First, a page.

highlight is on covid19 and influenza discharge diagnoses as a percentage of emergency department visits in late june 2020 through july 2020 almost three percent of all emergency department visits in the united states were for covet 19. visits for covet 19 then declined through august 2020 and a larger and more prolonged increase in covet 19 ed visits began in september 2020 and peaking in early january 2021 with more than seven percent of all visits from covet 19. while influenza activity generally begins in october and occurs throughout the winter months influenza accounted for less than 0.1 percent of all emergency department visits during june 2020 through march 2021 and just as a comparison this compares to data from the beginning of february 2019 when the percentage of ed visits for influenza reached 5 [Music] with that it is now my pleasure to hand the call over to my esteemed colleague in the waterborne disease prevention branch [Music] great thank you dr ogden as mentioned earlier my name is vincent hill i'm the chief of the waterborne disease prevention branch and i'm supporting the cdc covet 19 emergency response as a senior advisor for environmental microbiology next slide so uh sarsko v2 transmission is complicated especially for transmission of the virus from contaminated surfaces in this figure from public health england transmission pathways are illustrated often it is not possible to isolate a single pathway responsible for a case or a cluster of cases for the purpose of this presentation we will focus on transmission related to surface contamination in the center bottom of this figure next slide this adapted figure will show just the surface transmission route for this transmission route an infected person has normal respiratory activity in other words regular breathing or may cough or sneeze expelling respiratory secretions in large droplets in addition to aerosols and small droplets focusing on the large droplets and respiratory secretions these can directly contaminate the infected person's hands or may land on surfaces in the surrounding in the area surrounding the person thus virus may contaminate surfaces through droplets or when contaminated hands from an infected person touch a surface virus can be transmitted from the contaminated surface to the hand of a susceptible person when that person touches the surface virus on a susceptible person's hands can then be transferred to a mucous membrane in the eyes nose or mouth when the susceptible person touches their face the person may then become infected it is important to note that masks are a barrier that can reduce the amount of virus that might land on surfaces and cleaning hands can prevent contamination of surfaces as well as the transfer of virus from contaminated hands to a susceptible person's face next slide transmission of the virus that causes covid19 by direct contact inhaling and inhaling aerosols and droplets is more likely than by touching surfaces the same relative transmission risk is supported by scientific evidence for other respiratory illnesses particularly for transmission of cold and flu viruses respiratory viruses such as sars phobia2 shown in the image on the right influenza virus and rhinovirus which causes colds have an outer layer called an envelope shown in the image on the right and this envelope can be damaged relatively easily in the environment especially outdoors where sunlight and heat can damage these viruses quickly respiratory etiquette like sneezing into a tissue and cleaning hands have demonstrated effectiveness for preventing respiratory illness during the pandemic cdc has collected data on unintended health impacts from increased use of cleaning and disinfection products and heard many reports from partners and the public on challenges and following our guidance throughout the pandemic the public has been able to get answers to questions by submitting them to cdc info which is cdc's national contact center for the public to ask questions of cdc experts and obtain publication resources the most common type of hygiene related questions that cdc has received have been related to cleaning and disinfection these questions from the public often ask about how when and what products to use for cleaning and disinfection early in the pandemic we heard from various partners that implementing cleaning and disinfection guidance was challenging often due to a lack of availability of epa list and disinfectant disinfection products list n is an epa list of disinfectant products that epa expects to be effective for killing stars cov2 in school settings we have heard from administrators and educators that recommended cleaning and disinfection procedures were difficult to implement due to lack of time and competing priorities there have also been reports of highly visible cleaning and disinfection behaviors including the use of fogging sprayers as shown in the picture on the right that could be used as a form of hygiene theater or putting on a show of cleaning and disinfectant such cleaning procedures may be used to give people a sense of security that they are being protected from the virus but this may be a false sense of security if other prevention measures like wearing masks physical distancing and hand hygiene are not being consistently performed it also could make people feel less need to engage in these other important prevention measures based on surveys and public inquiries regarding how when and what to use to clean and disinfect surfaces one of the consequences of frequent disinfection is that people may be using disinfectants in ways that are unsafe public inquiries indicate that some people may purposely drink inhale or spray their skin with disinfectants without understanding that use of disinfectants in this way can cause serious harm to their bodies data from a cdc survey suggested important gaps in public knowledge and practice in the safe use of cleaners and disinfectants for example only 58 percent knew that bleach should not be mixed with ammonia because mixing bleach and ammonia creates a toxic gas that harms people's lungs 19 wash food products with bleach which could lead to their consumption of bleach that isn't washed off which can damage the body because bleach is toxic and 18 used household cleaner on bare skin which can damage the skin causing rashes and burns in association with a dramatic increase in disinfectant use and gaps in public understanding of proper use and safety practices national poison data system surveillance during the pandemic shows that caused the poison centers for disinfectants in 2020 shown by the black line in the figure exceeded calls in 2018 and 2019 the gray and blue lines of the figure the yellow line depicts calls to u.s poison centers through early 20th april 2021 and shows continued higher call volume for disinfectant exposures than in 2019 and 2018 although the numbers are lower than we saw in the spring and summer of 2020.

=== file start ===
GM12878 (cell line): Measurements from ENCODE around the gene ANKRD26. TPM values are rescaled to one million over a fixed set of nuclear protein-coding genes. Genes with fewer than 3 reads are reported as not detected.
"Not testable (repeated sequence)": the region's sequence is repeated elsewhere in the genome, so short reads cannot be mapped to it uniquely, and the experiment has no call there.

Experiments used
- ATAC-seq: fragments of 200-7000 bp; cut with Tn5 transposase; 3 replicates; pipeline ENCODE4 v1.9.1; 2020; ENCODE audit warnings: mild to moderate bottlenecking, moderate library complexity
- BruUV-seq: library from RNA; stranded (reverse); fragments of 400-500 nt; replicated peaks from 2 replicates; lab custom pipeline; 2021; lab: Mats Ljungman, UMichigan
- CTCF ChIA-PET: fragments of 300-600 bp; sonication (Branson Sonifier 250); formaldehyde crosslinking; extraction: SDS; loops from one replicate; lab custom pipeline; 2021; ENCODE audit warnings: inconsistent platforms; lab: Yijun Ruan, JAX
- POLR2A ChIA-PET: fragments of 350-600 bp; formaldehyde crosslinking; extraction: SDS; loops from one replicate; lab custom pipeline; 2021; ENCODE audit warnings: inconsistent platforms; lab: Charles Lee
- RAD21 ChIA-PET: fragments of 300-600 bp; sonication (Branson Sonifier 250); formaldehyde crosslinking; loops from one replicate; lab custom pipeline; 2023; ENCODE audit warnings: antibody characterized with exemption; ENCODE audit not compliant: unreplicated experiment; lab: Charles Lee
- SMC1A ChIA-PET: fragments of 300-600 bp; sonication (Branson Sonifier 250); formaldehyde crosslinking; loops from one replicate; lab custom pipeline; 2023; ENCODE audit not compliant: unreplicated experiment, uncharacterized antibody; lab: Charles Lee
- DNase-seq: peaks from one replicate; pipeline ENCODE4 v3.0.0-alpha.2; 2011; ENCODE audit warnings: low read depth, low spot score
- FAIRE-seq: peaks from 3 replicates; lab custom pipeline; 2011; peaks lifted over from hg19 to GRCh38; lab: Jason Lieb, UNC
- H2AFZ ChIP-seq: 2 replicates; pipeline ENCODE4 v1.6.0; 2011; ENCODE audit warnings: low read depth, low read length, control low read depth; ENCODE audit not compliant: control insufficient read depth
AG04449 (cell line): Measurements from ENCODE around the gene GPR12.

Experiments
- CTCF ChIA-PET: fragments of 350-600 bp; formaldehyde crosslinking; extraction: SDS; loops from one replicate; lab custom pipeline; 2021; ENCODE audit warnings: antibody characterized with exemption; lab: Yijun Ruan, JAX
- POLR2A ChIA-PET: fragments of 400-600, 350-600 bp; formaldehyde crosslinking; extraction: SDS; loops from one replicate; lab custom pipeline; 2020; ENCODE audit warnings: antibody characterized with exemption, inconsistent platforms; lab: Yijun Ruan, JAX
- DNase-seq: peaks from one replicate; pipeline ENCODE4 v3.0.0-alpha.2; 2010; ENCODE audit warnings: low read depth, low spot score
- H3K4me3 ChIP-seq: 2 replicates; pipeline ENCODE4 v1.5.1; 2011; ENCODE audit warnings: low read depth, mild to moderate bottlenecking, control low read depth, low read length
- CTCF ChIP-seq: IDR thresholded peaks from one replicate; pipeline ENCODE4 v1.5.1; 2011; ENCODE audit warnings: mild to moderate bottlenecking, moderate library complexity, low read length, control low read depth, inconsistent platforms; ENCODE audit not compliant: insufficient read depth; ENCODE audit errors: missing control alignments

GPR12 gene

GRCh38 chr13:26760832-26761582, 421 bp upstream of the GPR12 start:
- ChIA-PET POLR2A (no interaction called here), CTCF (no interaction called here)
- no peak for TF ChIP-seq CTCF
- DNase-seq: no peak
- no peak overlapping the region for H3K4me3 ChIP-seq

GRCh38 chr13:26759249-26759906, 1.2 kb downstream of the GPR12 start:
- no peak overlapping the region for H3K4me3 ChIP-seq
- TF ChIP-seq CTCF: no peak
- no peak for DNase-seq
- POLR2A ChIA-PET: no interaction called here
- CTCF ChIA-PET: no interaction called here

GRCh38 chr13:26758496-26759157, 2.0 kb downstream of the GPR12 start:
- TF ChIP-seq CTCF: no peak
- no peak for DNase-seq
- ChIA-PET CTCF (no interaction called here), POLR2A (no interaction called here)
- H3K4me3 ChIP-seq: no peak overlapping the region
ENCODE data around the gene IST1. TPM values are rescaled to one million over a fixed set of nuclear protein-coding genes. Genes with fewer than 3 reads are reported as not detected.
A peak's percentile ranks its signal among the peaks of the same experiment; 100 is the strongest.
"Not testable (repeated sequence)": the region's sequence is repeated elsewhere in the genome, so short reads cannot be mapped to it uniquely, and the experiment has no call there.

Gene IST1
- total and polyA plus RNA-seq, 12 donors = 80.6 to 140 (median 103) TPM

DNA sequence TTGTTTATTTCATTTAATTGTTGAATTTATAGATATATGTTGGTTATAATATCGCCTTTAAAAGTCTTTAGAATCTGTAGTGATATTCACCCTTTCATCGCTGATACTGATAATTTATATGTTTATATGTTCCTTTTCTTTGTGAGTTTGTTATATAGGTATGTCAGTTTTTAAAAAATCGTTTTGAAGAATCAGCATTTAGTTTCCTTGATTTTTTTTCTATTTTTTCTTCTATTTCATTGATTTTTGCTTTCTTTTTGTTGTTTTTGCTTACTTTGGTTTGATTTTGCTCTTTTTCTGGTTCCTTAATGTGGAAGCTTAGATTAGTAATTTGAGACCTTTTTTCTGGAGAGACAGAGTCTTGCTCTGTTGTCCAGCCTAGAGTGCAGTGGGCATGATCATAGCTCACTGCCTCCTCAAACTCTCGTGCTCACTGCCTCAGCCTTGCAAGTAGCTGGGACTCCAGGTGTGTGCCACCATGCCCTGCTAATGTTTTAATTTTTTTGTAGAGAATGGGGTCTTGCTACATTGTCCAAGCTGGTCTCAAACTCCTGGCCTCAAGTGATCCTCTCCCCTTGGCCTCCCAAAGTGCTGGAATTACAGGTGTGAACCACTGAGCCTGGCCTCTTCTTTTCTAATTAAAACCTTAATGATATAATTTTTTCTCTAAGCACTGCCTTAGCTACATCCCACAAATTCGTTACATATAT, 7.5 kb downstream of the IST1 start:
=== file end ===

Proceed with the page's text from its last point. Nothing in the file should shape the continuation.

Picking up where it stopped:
next using evidence from epidemiological and field investigations experimental studies and quantitative risk assessments cdc completed a scientific review of sars kuvy 2 surface transmission lists based on the findings from these sources of evidence cdc determined that the risk of surface transmission is low and secondary to the primary routes of virus transmission through direct contact droplets and airborne aerosols we found little evidence indicating that there is significant transmission of the virus from contaminated surfaces which are also referred to as fomites although it can be difficult to distinguish surface transmission from other transmission routes there are some case reports that suggest that people are at increased risk of surface transmission within the first 24 hours after a sick person has been in this space one study of households in which an infected person was residing found that cleaning and disinfection appeared to be associated with lower transmission of the virus within the household one of the important sources of information used in the science review were quantitative risk assessments quantitative risk assessments help us understand and characterize the relative risk of transmission and evaluate the need for and effectiveness of prevention measures multiple published risk assessment studies were available and all of them supported a determination that the risk of infection from surfaces is low and generally less than one in ten thousand meaning that each contact with a contaminated surface has less than a one in ten thousand chance of causing an infection the risk assessments use surface contamination data from indoor and outdoor surfaces the risk of infection from touching a surface is generally less in an outdoor setting than an indoor setting due to harsher environmental conditions outdoors like sunlight and heat wearing a well-fitted mask reduces the amount of respiratory droplets and therefore virus that can land on surfaces and thus is a prevention measure that can further reduce surface transmission risks evidence also shows that hand hygiene can act as a barrier to transmission and thus further reduce surface transmission risk in our scientific review we looked at experimental data from studies investigating the survival of sars kobe 2 on common indoor surfaces we focused on survival data under typical indoor conditions with temperature in the range of 20 to 25 degrees celsius or 68 to 77 degrees fahrenheit and relative humidity of 30 to 65 most studies reported the virus dying off rapidly on soft surfaces like cloth with inability to detect to detect infectious virus within minutes to hours for hard surfaces like stainless steel researchers generally found that 99 of the virus died off within three days as depicted in the graph on the right in this graph the amount of virus shown here using the word tighter uh on the uh on the vertical axis um at the beginning of the experiments at time zero the data is shown in black dots in the upper left corner at the level of ten to the five or a hundred thousand virus particles as the virus particles sit on a surface in this case on stainless steel they become more and more damaged over time and lose their ability to infect in this set of experiments the amount of virus shown as dots decreases with time measured in hours in these experiments after approximately 72 hours or halfway between the 50 and 100 hour time points the dots are approximately 99 lower than at the start of the experiments the straight green lines are a way of showing how fast the die off is occurring we looked at published experimental data for hard surfaces commonly found in homes and facilities like stainless steel but also plastic and glass and in general these experiments indicate that 99 of the virus will die off on hard surfaces in indoor settings within three days in addition to examining the relative risk of surface transmission the scientific brief examined two of the main ways that we can reduce the risk of surface transmission after a surface is already contaminated which are cleaning with the household complete with health with household cleaners and containing sober detergent or using a disinfectant product registered with epa's list n which is epa's list of products determined to be effective against stars w2 cleaning is the process of removing dirt and germs from surfaces whereas disinfection is the process of killing germs on those surfaces cleaning and disinfection can both reduce the risk of surface transmission i will describe a bit about how these processes work cleaning with a soap or detergent product reduces the amount of soil on surfaces including dirt and germs like viruses soap and detergent chemicals are molecules that have one end of the molecule that is attracted to water shown in the images as blue dots attached to squiggly lines and the other end of the molecule that is attracted to organic materials like dirt and germs soap and detergent molecules create micelles which are spherical structures that surround dirt and germs and help remove them through washing and wiping off a surface cleaning with soap and water or detergent product made for surface cleaning can reduce virus levels on surfaces by 90 to 99 percent depending on the cleaning method and surface being cleaned for sars kobe 2 shown in the image with black in black with spikes soap molecules can also damage the virus however soap and detergent products are designed for cleaning not for killing the virus unless they contain at this unless the products contain a disinfecting chemical and are registered on epa less 10 for products that are effective against sarge cov2 disinfectant products are designed with chemicals that cause damage to the outside or inside parts of germs so they cannot cause infection there are many types of disinfectants that are effective against the virus that causes fluid 19. to substantially kill the virus on surfaces the surface must be treated with a disinfectant product registered with epa's listed surfaces should be cleaned before applying a disinfectant so that so that the disinfectant can work well if the disinfectant product does not already contain a cleaning agent the surface should be cleaned before disinfectant so in conclusion uh the science the cdc science brief described some important findings on surface transmission of the virus uh the most important finding uh is that the scientific evidence uh indicates that the virus that the risk of surface transmission is low in most situations mask wearing can substantially reduce the amount of virus from infected people that gets into the environment onto surfaces hand hygiene and cleaning and disinfection can be effective for reducing surface transmission risks when cyrus cov2 viruses land on surfaces they rapidly die within hours on soft porous surfaces they can live longer on hard surfaces but can be expected to die off by 99 within three days cleaning alone can be effective for removing virus from surfaces and reducing already low surface transmission risk epa listen disinfectants are highly effective for killing the virus this infection of surfaces is warranted within the first 24 hours after surface contamination when infectious virus is more likely to be present so now i'd like to um talk about uh our updated cleaning and disinfection guidance uh based on the scientific review of surface transmission uh that we i just uh told you about next one it's important to note that the science review and updated guidance are for community settings not for health care settings or facilities that have specific regulations community settings include locations such as homes educational institutions workplaces and other indoor or outdoor locations that serve the general public as a general principle in most situations cleaning surfaces using soap or detergent and not disinfecting is enough to reduce the already low risk of virus transmission from surfaces mask wearing and practicing hand hygiene are also important for reducing surface transmission risks in homes and shared housing cdc recommends cleaning regularly for example daily and after you have visitors in your home disinfecting surfaces is typically not necessary unless a sick person or if someone positive for coca 19 has been in the home within the last 24 hours when cleaning focus on high touch surfaces like doorknobs handles light switches tables and countertops more in-depth disinfection in areas occupied by the sick person is needed if someone in the household is sick use products that are suitable for each surface and always follow the label instructions on the product in community settings like offices and stores in most situations daily cleaning is usually enough to reduce any virus present on surfaces some situations may prompt more frequent cleaning or may warrant choosing to disinfect for example in settings where there is a high transmission of coping 19 in the community low mass usage where hand hygiene is not performed frequently and consistently and in places where people in the facility are at increased risk for severe illness from covet 19. when cleaning or disinfecting if needed focus cleaning procedures on those high touch surfaces like handles countertops and store payment devices ensure that cleaning staff are trained and have the needed safety supplies if choosing to disinfect use epa list and disinfectants and follow the product use guidance on the label if a person who is sick or positive for covid19 is known or suspected to have been in your home or facility follow these cleaning and disinfection guidelines if the person is residing in the space or has been in the space within the last 24 hours disinfect surfaces after cleaning if it has been more than 24 hours but less than three days then disinfection is not needed but surfaces particularly commonly touched surfaces should be cleaned with soap and water or detergent product if it has been more than three days since the person who is sick or positive for cover 19 has been in the space no additional cleaning or disinfection is needed routine daily cleaning is recommended here are steps for cleaning and disinfecting when an infected person has been into space within the last 24 hours before cleaning and disinfecting the space close off the areas used by the person wait as long as possible to enter the room at least several hours while cleaning and disinfecting ventilate the room by opening doors and windows and using fans or central air wear a face mask and gloves while inside the area if vacuuming use a vacuum that is equipped with a high efficiency particulate air filter or hepa filter thank you for your interest in cdc's recommendations for cleaning and disinfection and scientific assessment of the role of surfaces in cova-19 transmission if you would like to learn more about these topics here are some available resources thank you so much dr hill and dr ogden both presentations were incredibly informative and before we move on to the q a portion of the call to our audience please go ahead and take a moment to answer the questions through the poll on your screen shortly now for those of you who submitted questions in advance of this call thank you so much we received so many and we'll try to get to as many as we can do we have the poll uh control tower there we go all right dr hill this first group of questions is for you the first question is how has cdc's cleaning and disinfection guidance changed great thank you um cdc guidance has been updated based on scientific evidence indicating in most situations the risk of getting coveted 19 from touching surfaces is low and that cleaning surfaces using soap or detergent is enough to further reduce the already low chance of covet 19 spread from surfaces the updated guidance only recommends disinfecting surfaces in higher risk situations such as when there has been a sick person or someone who has tested positive for covet 19 in a home or facility within the last 24 hours previously cbc guidance recommended cleaning and disinfecting indoor spaces up to seven days after a known or suspected cobit 19 case based on the scientific review cdc's guidelines now indicate that cleaning and disinfecting is only recommended within the first 24 hours after a known or suspected covet 19 case has been in an indoor space if it has been more than 24 hours but less than three days since a known or uh suspected code 19 case then only cleaning of the area the sick person used as needed not this infection if it has been more than three days no additional cleaning aside from regular cleaning is needed all right great thank you second question how can i put the new cdc cleaning and disinfection guidance into practice in my setting if i'm concerned that i may have a higher risk situation thanks we've we've gotten this question a number of times um the recommendation to clean surfaces in most situations instead of disinfecting them is based on the based on the weight of available scientific evidence this evidence indicates that the risk of getting infected by the virus from surfaces and objects is low the evidence also shows that cleaning can be effective at further reducing risk by removing virus from surfaces these findings and others reinforce our understanding that the main risk of spreading the virus is from close contact with an infected person not from touching surfaces layered prevention measures are critical for stopping the spread of the virus and include hand hygiene and surface cleaning and in some cases in some situations disinfection along with a primary focus on vaccinations wearing masks and physical distancing it's important to recognize that the scientific evidence is not sufficient to inform detailed surface cleaning and disinfection recommendations in specific settings and procedures based on the way the virus can be transmitted from surfaces cdc's cleaning and disinfecting your facility guidance identifies conditions that can increase the relative risk of infection while recognizing that the risk of surface transmission is low these conditions include high transmission of cobit 19 in your community low number of people wearing masks infrequent hand hygiene or the facility space being occupied by certain populations such as people at increased risk for severe illness from covert 19. in these situations